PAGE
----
Yeah, our work needs lots of photo documentation. The photos don’t have to be great, but they’re frequently in dark places and we need the flash. Also, giving people a point-and-shoot camera requires basically no training. We can’t hand out smartphones without training, and without a huge additional support burden, and without the smartphones getting used for a million non-photo things.

    A point-and-shoot camera is the correct tool for what we need — why would we switch to something that’s not the right tool?

  • Joey Miller

    It’s amazing to me how many people that read a camera tech blog don’t have or want a smart phone. Who are you people?

  • Darius_Roberti

    Well, I own a DSLR, and use it for work. But I don’t own a smartphone, as I can’t afford one, nor a data plan to go with it.

  • Thiago Medeiros

    My reaction to the obligatory Petapixel click-cow articles:

  • robin

    You like to zoom, and/or you have a job that requires you to have a phone without a camera.

  • D.G. Brown

    I love my RX100 and don’t leave the house without it. Since getting it, my iPhone is relegated to Instagram duty :-P. (I also have a Canon D20 which is generally in my bag in case I’m in or very near water)

  • sayithere

    as long as pentax still produces WG tough camera series, I will buy it. otherwise, I’ll use my smartphone.

  • Nicole Condit

    Definitely the battery issue plus the fact my iPhone “shutter” keeps freezing shut. I’m either carrying my DSLR everywhere or getting a new pocket camera.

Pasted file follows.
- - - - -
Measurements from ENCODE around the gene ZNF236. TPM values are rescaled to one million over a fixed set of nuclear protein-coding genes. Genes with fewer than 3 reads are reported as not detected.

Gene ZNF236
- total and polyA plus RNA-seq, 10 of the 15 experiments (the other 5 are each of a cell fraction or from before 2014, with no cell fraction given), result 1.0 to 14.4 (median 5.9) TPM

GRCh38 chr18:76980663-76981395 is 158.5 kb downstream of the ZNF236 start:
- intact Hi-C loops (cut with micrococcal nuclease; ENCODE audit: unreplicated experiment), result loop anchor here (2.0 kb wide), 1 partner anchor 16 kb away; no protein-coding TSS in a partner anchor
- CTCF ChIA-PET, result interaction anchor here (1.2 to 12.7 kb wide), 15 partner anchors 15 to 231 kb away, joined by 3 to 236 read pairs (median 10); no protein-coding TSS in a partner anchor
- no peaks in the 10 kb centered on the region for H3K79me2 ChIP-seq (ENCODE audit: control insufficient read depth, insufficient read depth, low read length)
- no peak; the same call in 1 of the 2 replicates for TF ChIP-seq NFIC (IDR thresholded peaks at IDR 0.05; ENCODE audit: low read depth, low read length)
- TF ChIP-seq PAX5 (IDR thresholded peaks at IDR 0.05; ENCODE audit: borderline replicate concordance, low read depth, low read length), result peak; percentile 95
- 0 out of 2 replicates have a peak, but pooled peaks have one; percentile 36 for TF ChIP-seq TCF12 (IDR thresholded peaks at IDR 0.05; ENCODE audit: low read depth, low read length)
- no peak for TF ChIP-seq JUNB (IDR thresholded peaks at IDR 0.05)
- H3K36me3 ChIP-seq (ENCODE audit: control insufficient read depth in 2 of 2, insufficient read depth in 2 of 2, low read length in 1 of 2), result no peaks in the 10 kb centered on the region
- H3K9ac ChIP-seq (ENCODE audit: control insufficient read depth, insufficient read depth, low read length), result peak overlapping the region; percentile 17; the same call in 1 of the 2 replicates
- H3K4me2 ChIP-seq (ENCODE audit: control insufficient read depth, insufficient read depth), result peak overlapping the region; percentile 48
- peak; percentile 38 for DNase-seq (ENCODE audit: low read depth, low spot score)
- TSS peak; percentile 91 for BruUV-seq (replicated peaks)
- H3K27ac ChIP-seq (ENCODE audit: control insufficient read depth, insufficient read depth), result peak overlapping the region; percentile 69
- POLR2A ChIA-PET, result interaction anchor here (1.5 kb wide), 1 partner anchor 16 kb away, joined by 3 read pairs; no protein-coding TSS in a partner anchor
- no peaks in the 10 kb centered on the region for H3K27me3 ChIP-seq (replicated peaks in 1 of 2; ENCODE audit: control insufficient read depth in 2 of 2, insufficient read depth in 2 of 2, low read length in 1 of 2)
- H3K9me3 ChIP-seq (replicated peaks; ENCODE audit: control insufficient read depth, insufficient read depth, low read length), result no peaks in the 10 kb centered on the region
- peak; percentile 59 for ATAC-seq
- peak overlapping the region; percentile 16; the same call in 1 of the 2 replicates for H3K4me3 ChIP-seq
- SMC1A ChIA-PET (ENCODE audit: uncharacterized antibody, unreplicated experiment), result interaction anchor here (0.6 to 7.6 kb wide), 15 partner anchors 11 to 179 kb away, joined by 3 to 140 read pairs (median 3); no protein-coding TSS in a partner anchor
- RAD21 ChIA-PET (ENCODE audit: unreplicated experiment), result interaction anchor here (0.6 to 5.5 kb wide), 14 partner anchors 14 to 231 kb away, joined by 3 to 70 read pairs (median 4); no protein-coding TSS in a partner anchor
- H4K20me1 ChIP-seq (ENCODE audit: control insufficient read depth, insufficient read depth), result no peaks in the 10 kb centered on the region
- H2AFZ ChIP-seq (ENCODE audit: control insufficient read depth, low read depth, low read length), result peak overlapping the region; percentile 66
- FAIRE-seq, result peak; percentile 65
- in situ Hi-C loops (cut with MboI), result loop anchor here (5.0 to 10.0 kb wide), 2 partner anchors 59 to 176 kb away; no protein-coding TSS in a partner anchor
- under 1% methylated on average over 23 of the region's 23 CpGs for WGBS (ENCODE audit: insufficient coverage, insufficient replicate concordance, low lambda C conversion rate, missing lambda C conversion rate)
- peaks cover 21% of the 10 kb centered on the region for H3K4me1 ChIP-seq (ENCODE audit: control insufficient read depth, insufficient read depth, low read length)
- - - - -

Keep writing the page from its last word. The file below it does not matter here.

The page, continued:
• Darko van Kovacevic

    indeed awfully narrow-minded article, how many people in non western world have a smartphone …

  • Darko van Kovacevic

    in a recent tough camera showdown olympus won it by a large margin from the rest

  • Mantis

    Zoom.

  • Roy

    You mean in China for example? Probably not that many…

  • 11

    (.) and the camera sucked all the battery and the phone is dead when I need it the most…

  • http://twitter.com/keewa Oliver Kealey

    Plenty of people like the feel of a real camera (even a small P&S) rather than a phone. My phone camera stinks!

  • Bruce Horn

    All smartphones have lenses that are too wide for many people pictures. They might work well for small group photos of 3-5 people but for an individual head and shoulders portrait you have to get about a foot away. This is uncomfortable for many people and sometimes logistically difficult. For anything larger than about 10 people, if you try to zoom in on a smartphone photo enough to see individual faces, you will see that the quality is just not there to identify who is who.